July 14th, 2012 | Shanghai Daily Call for carbon emissions trading scheme
AS China’s GDP soars (despite a current slowdown due to reduced orders), its energy consumption as well as the emissions of carbon dioxide are increasing rapidly.
Simply relying on traditional administrative controls can no longer fulfill the promise to reduce emissions. So we must find some new, efficient reduction methods.
Carbon emissions trading has been acknowledged as a good option.
Compared with other methods, this scheme is a market method, which can reduce the marginal costs and fees of greenhouse gas emissions by a wide margin.
Carbon emissions trading treats carbon credits as merchandise that can be bought and sold. Surplus or shortage of credits can be adjusted through transactions in the carbon credit market.
Since it’s a market, there will be a main body of transaction. From 2012-15, the National Development and Reform Commission approved Shanghai and seven provinces to carry out pilot projects, which would then be expanded to the whole country.
Our country is still engaged in production and manufacturing. The level of energy consumption of these producing industries is much higher than in developed countries.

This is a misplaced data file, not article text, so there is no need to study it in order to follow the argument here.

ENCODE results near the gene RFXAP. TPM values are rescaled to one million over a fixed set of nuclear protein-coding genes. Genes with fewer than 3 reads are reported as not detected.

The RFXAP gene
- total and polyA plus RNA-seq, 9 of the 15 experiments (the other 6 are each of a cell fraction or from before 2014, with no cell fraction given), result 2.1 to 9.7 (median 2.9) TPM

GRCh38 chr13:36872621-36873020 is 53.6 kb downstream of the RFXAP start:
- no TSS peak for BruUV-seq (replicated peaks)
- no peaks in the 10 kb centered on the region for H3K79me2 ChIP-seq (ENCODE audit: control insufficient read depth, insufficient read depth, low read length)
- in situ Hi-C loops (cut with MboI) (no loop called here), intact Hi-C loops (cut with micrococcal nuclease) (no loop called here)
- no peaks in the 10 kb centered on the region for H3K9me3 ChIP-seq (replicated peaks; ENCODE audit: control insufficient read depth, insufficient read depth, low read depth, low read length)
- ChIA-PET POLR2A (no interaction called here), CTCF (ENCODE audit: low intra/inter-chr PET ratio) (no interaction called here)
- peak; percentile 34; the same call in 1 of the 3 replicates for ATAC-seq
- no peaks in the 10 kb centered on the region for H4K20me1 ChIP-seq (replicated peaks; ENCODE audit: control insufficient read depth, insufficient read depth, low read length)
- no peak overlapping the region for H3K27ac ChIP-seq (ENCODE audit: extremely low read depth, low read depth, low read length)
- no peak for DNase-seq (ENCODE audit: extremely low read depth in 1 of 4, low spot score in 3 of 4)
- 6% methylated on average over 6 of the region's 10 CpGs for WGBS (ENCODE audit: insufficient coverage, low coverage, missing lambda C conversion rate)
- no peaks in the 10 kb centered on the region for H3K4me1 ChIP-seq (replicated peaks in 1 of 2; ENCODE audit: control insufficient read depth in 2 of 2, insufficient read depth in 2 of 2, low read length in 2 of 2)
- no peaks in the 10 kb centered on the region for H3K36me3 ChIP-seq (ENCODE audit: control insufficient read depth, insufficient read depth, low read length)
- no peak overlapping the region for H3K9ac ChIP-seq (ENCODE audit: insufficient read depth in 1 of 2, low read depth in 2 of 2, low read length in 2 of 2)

But the carbon dioxide emissions per capita from living consumption is far below the level of developed countries. And the carbon emissions from daily living have a wide range of sources, which makes it difficult to include in a carbon trading scheme.
Moreover, it’s hard to consider the construction industry, a secondary industry, and the transport industry, a tertiary industry, as part of a trading scheme because both are closely related with people’s livelihood, and also with a wide range of carbon emissions.
Currently, China joins the international carbon market mostly through CDM (Clean Development Mechanism) trade, that is to say developed countries invest in clean energy projects in developing countries, to get a carbon reduction credit.
However, because of our own lack of a trading mechanism and platform, China always remains at the low end of the international carbon trading chain, without pricing power, hence, international traders can easily force down prices.
It is imperative for China to establish a national carbon emissions trading market and then to join the international efforts.
The author is an associate professor at the UNEP-Tongji Institute of Evironment for Sustainable Development, Tongji University.
By Liao Zhenliang